A model is a class that represents table or collection in our DB, and where every attribute of the class is a field of the table or collection. Models are defined in the app/models.py (in our example: myapp/models.py)
Following is a Dreamreal model created as an example −
from django.db import models class Dreamreal(models.Model): website = models.CharField(max_length = 50) mail = models.CharField(max_length = 50) name = models.CharField(max_length = 50) phonenumber = models.IntegerField() class Meta: db_table = "dreamreal"
Every model inherits from django.db.models.Model.
Our class has 4 attributes (3 CharField and 1 Integer), those will be the table fields.
The Meta class with the db_table attribute lets us define the actual table or collection name. Django names the table or collection automatically: myapp_modelName. This class will let you force the name of the table to what you like.
There is more field's type in django.db.models, you can learn more about them on https://docs.djangoproject.com/en/1.5/ref/models/fields/#field-types
After creating your model, you will need Django to generate the actual database −
$python manage.py syncdb
Let's create a "crudops" view to see how we can do CRUD operations on models. Our myapp/views.py will then look like −
from myapp.models import Dreamreal from django.http import HttpResponse def crudops(request): #Creating an entry dreamreal = Dreamreal( website = "www.polo.com", mail = "email@example.com", name = "sorex", phonenumber = "002376970" ) dreamreal.save() #Read ALL entries objects = Dreamreal.objects.all() res ='Printing all Dreamreal entries in the DB : <br>' for elt in objects: res += elt.name+"<br>" #Read a specific entry: sorex = Dreamreal.objects.get(name = "sorex") res += 'Printing One entry <br>' res += sorex.name #Delete an entry res += '<br> Deleting an entry <br>' sorex.delete() #Update dreamreal = Dreamreal( website = "www.polo.com", mail = "firstname.lastname@example.org", name = "sorex", phonenumber = "002376970" ) dreamreal.save() res += 'Updating entry<br>' dreamreal = Dreamreal.objects.get(name = 'sorex') dreamreal.name = 'thierry' dreamreal.save() return HttpResponse(res)
Let's explore other manipulations we can do on Models. Note that the CRUD operations were done on instances of our model, now we will be working directly with the class representing our model.
Let's create a 'datamanipulation' view in myapp/views.py
from myapp.models import Dreamreal from django.http import HttpResponse def datamanipulation(request): res = '' #Filtering data: qs = Dreamreal.objects.filter(name = "paul") res += "Found : %s results<br>"%len(qs) #Ordering results qs = Dreamreal.objects.order_by("name") for elt in qs: res += elt.name + '<br>' return HttpResponse(res)
Django ORM offers 3 ways to link models −
One of the first case we will see here is the one-to-many relationships. As you can see in the above example, Dreamreal company can have multiple online websites. Defining that relation is done by using django.db.models.ForeignKey −
from django.db import models class Dreamreal(models.Model): website = models.CharField(max_length = 50) mail = models.CharField(max_length = 50) name = models.CharField(max_length = 50) phonenumber = models.IntegerField() online = models.ForeignKey('Online', default = 1) class Meta: db_table = "dreamreal" class Online(models.Model): domain = models.CharField(max_length = 30) class Meta: db_table = "online"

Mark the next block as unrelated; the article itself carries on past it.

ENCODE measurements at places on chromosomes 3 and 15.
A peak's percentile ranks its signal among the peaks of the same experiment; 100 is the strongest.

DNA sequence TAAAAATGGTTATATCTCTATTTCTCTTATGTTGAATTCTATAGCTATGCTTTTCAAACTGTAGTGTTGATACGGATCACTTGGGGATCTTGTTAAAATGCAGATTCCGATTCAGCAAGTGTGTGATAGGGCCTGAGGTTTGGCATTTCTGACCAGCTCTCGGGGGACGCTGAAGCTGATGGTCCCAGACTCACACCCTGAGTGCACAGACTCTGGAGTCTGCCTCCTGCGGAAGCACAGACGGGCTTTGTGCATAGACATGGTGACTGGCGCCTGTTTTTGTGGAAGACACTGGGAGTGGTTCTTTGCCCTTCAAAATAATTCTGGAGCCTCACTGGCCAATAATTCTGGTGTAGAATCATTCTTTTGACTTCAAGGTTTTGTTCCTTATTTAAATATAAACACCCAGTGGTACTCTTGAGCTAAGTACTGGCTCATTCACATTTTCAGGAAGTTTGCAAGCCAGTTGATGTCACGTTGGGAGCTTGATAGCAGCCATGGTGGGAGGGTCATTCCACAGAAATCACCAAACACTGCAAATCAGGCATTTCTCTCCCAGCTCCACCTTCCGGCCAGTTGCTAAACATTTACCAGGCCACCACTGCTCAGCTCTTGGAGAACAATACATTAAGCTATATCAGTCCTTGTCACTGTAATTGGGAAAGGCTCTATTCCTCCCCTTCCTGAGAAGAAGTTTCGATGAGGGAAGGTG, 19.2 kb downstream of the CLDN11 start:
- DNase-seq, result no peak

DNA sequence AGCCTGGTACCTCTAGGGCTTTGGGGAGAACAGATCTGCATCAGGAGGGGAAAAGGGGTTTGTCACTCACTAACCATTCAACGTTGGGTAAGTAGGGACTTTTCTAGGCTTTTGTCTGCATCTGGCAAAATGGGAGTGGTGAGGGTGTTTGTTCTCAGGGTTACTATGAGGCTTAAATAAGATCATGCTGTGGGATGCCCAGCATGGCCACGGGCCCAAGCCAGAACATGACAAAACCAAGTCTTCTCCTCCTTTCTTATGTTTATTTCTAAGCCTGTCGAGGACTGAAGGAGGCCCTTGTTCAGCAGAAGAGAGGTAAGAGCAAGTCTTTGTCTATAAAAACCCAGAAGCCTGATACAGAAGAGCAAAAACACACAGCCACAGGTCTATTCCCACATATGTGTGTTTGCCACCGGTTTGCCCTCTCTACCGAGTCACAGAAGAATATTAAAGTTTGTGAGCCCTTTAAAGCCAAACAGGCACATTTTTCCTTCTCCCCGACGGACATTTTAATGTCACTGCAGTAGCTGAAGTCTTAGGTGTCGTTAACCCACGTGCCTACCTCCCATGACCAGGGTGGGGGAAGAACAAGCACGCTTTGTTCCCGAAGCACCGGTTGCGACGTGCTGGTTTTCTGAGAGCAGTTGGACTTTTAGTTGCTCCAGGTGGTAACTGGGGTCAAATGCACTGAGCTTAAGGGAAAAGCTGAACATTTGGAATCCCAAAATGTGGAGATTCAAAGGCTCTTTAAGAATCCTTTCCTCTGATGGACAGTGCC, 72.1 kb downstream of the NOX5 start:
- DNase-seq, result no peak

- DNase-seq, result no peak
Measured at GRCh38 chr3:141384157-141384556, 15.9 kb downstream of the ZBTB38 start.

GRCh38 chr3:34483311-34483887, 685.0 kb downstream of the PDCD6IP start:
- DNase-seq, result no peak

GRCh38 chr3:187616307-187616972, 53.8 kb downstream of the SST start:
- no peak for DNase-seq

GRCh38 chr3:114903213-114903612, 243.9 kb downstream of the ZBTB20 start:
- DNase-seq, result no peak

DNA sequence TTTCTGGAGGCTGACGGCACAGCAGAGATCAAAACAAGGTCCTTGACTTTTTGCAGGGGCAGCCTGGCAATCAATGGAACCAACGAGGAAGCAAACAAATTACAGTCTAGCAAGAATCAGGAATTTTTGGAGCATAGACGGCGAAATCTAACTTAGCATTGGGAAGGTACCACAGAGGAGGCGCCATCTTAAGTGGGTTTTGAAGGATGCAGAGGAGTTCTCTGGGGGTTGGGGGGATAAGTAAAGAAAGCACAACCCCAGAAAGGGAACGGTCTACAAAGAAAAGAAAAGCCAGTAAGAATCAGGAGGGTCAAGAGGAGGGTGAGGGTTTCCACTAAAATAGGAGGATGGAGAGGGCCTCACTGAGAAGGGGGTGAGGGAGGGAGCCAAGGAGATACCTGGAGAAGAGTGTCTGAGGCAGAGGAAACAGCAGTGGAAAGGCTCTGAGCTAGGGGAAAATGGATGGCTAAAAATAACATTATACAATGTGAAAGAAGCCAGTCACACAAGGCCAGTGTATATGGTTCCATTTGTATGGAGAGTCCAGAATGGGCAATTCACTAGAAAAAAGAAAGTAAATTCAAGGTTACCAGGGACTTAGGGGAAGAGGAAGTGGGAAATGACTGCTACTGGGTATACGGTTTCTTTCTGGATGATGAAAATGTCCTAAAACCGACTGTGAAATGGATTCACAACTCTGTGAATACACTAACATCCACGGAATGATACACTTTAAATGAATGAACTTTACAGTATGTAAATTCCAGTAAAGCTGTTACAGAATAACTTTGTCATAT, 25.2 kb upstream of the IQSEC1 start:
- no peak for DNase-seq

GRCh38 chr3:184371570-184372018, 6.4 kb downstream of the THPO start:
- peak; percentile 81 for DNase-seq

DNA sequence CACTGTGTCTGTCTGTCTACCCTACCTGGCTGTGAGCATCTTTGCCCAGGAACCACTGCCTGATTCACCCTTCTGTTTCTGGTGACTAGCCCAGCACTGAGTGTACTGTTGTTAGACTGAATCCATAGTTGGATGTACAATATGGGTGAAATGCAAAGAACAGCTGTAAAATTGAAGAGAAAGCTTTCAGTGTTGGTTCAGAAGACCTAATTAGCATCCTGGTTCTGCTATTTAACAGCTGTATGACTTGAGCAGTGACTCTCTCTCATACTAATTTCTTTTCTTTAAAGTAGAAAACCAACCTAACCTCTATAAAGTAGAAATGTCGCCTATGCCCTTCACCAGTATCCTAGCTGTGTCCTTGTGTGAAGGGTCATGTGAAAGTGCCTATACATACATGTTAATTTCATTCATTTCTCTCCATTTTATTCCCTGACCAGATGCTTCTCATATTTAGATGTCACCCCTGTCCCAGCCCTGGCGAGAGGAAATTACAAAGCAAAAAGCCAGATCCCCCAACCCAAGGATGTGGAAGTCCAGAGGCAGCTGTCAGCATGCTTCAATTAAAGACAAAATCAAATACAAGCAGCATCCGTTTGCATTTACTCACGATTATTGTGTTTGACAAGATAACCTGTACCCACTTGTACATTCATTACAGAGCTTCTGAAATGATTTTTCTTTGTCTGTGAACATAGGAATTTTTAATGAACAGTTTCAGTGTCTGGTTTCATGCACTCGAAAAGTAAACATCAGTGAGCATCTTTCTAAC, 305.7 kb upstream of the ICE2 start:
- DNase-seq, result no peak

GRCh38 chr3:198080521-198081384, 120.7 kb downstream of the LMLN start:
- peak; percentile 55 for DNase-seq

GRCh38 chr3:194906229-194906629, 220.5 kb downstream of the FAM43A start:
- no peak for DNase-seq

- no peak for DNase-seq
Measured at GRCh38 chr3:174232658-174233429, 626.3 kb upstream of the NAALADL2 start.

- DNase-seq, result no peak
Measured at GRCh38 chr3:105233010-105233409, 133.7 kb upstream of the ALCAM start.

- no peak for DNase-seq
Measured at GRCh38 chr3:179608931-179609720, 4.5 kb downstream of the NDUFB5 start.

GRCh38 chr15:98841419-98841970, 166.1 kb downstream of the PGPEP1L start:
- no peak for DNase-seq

As you can see in our updated myapp/models.py, we added the online model and linked it to our Dreamreal model.
Let's check how all of this is working via manage.py shell −
First let’s create some companies (Dreamreal entries) for testing in our Django shell −
$python manage.py shell >>> from myapp.models import Dreamreal, Online >>> dr1 = Dreamreal() >>> dr1.website = 'company1.com' >>> dr1.name = 'company1' >>> dr1.mail = 'contact@company1' >>> dr1.phonenumber = '12345' >>> dr1.save() >>> dr2 = Dreamreal() >>> dr1.website = 'company2.com' >>> dr2.website = 'company2.com' >>> dr2.name = 'company2' >>> dr2.mail = 'contact@company2' >>> dr2.phonenumber = '56789' >>> dr2.save()
Now some hosted domains −
>>> on1 = Online() >>> on1.company = dr1 >>> on1.domain = "site1.com" >>> on2 = Online() >>> on2.company = dr1 >>> on2.domain = "site2.com" >>> on3 = Online() >>> on3.domain = "site3.com" >>> dr2 = Dreamreal.objects.all() >>> on3.company = dr2 >>> on1.save() >>> on2.save() >>> on3.save()
Accessing attribute of the hosting company (Dreamreal entry) from an online domain is simple −
And if we want to know all the online domain hosted by a Company in Dreamreal we will use the code −
To get a QuerySet, note that all manipulating method we have seen before (filter, all, exclude, order_by....)
You can also access the linked model attributes for filtering operations, let's say you want to get all online domains where the Dreamreal name contains 'company' −
>>> Online.objects.filter(company__name__contains = 'company'
Note − That kind of query is just supported for SQL DB. It won’t work for non-relational DB where joins doesn’t exist and there are two '_'.
But that's not the only way to link models, you also have OneToOneField, a link that guarantees that the relation between two objects is unique. If we used the OneToOneField in our example above, that would mean for every Dreamreal entry only one Online entry is possible and in the other way to.
And the last one, the ManyToManyField for (n-n) relation between tables. Note, those are relevant for SQL based DB.